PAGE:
Learn All About Deferment, Forbearance, Consolidation, and 3 Repayment Plans for Parent Plus Direct Loans.
Parents have several options if they cannot afford or otherwise want lower payments on their Direct Plus Loan for Parents, sometimes called a Parent Plus Loan. Direct Plus is federal student loan designed to help parents pay for their child’s education expenses.
Parent Plus Loan Deferment or Forbearance
Borrowers who cannot afford their monthly Direct Plus Loan for Parents may receive a deferment or forbearance to stop or lower the loan payments temporarily. Deferment postpones student loan repayment for a designated period, but is not granted if the loan is in default. Forbearance allows the borrower to stop making payments for a set period of time, and up to a year. Interest continues to accrue when a loan is in forbearance. In general, forbearance are easier to obtain than deferments or cancellations. Borrowers in default can, in some circumstances, obtain a forbearance. See the Bills.com resource Federal Student Loan Default and the Dept. of Education Postponing Repayment page to learn more.
Parent Plus Loan Repayment Plans
The Dept. of Education offers three repayment plans for Direct Loans. The terms differ between the repayment programs, but generally borrowers will have 10 to 25 years to repay a loan. The repayment plans are:
- Standard: Pay a fixed amount each month until the loans are paid in full. Minimum monthly payments are $50, and the term is up to 10 years.
- Extended: Pay a fixed annual or graduated repayment amount over a term of up to 25 years. The Extended plan’s advantage is low monthly payments. The disadvantage is the long term increases the loan's lifetime interest cost.
- Graduated: Payments start low and increase every two years. Repayment period is up to ten years. Designed for borrowers who expect to see an increase in income.
See the Dept. of Education's Direct Loans: Standard, extended, and graduated repayment calculator for specific information tailored to your circumstances.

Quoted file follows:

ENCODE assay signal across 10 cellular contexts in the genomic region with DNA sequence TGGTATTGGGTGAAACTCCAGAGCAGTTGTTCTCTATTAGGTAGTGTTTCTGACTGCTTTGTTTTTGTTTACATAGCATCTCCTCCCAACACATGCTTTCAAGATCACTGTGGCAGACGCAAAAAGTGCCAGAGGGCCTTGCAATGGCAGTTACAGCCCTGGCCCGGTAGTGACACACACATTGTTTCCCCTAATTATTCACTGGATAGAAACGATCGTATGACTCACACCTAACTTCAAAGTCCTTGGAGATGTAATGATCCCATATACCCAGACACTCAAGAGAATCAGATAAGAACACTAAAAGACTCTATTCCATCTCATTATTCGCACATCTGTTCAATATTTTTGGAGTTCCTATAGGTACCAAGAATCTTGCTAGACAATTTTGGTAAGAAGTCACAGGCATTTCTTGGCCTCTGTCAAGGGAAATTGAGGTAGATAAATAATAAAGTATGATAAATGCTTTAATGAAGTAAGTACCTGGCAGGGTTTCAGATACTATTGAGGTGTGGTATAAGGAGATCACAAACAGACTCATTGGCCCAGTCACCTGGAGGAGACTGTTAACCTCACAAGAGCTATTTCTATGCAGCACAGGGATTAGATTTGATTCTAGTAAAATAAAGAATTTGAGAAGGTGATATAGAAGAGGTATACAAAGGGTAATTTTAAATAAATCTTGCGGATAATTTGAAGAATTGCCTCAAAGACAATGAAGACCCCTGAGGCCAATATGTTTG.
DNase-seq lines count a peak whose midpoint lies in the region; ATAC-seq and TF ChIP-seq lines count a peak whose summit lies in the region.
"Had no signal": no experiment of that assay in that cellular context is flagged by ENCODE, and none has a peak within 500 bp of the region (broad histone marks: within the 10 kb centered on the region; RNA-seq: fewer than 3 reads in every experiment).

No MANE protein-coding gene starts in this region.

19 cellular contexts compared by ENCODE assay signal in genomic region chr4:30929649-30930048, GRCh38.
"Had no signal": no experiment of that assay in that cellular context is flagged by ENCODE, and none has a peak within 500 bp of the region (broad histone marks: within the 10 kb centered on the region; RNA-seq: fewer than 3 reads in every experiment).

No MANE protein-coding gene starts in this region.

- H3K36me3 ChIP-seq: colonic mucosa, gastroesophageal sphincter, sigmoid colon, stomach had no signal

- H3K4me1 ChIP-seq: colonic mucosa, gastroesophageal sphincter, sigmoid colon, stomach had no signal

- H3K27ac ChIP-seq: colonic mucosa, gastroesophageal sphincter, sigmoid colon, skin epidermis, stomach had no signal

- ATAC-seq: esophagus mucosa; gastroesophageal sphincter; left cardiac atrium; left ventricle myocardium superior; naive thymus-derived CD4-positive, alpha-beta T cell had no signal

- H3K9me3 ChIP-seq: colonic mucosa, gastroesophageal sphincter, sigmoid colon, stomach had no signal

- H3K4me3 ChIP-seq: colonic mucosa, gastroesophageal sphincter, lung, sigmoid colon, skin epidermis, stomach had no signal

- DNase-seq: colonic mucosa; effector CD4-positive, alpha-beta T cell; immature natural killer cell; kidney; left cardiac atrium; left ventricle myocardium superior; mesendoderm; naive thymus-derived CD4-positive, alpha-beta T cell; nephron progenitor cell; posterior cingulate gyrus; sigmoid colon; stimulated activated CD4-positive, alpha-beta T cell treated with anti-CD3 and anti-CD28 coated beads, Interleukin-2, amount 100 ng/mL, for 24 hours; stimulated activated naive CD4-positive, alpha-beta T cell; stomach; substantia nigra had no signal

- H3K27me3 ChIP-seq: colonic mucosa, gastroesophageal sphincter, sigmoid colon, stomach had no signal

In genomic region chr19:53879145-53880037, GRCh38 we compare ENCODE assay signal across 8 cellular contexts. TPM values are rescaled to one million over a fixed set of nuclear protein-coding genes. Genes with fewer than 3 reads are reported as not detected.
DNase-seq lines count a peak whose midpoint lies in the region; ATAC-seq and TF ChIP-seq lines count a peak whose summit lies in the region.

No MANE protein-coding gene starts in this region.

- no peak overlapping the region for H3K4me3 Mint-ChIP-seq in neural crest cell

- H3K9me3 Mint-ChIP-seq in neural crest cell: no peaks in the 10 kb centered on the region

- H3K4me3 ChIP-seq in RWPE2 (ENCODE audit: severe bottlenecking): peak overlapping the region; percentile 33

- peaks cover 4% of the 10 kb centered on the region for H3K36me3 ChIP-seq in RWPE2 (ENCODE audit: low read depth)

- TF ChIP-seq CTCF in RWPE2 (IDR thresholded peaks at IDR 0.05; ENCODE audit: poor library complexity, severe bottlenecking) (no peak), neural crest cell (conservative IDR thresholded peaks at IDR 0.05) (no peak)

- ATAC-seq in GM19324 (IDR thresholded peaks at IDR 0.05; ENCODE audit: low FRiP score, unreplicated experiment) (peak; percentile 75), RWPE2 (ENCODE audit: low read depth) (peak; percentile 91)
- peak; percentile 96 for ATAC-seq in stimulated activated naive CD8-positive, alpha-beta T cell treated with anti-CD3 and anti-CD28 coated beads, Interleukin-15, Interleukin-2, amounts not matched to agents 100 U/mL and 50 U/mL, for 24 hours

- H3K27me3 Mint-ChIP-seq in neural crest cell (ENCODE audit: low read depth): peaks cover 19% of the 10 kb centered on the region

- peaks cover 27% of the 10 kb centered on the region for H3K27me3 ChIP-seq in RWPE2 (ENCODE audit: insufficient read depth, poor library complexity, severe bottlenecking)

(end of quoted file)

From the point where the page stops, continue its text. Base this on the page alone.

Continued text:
Parent Plus Loan Consolidation
Federal Direct Loans can be combined into one Direct Consolidation Loan. See the Dept. of Education Direct Consolidation Loan Web page to learn more.
Two other consolidation alternatives are a home equity loan or a cash-out refinance. These are options if you have good credit and equity in your home. If you have excellent credit, the interest rate available on a home equity loan could be significantly less than the rate you are paying on the PLUS loans. You should shop around with several different lenders to discuss the interest rates and payment amounts they can offer you.
Visit the Bills.com Debt Coach calculator for a customized, no-cost, no-nonsense analysis of your situation to learn if a refinance or home equity loan will save money for you.
Think carefully before you borrow money against your home to pay off your unsecured Parent Plus Loans. You are converting what was previously unsecured debt into secured debt. This could cause you problems in the future if for some reason you are unable to make your payments.
Parent Plus Loans, Income Tax Deductions, and Transferring a Loan
The interest a borrower pays on a Direct Plus Loan for Parents may be deductible on their federal income taxes. See the Bills.com resource Tax Deductibility of Student Loans to learn more about this possible tax deduction.
Some Direct Plus Loan for Parents borrowers have asked Bills.com if they can transfer their Parent Plus Loans to the student after graduation so that the student can benefit from the student loan deduction. Generally speaking, Direct Plus Loan for Parents may not be transferred to a former student once he or she has completed school, whether the reason is for tax planning or any other purpose.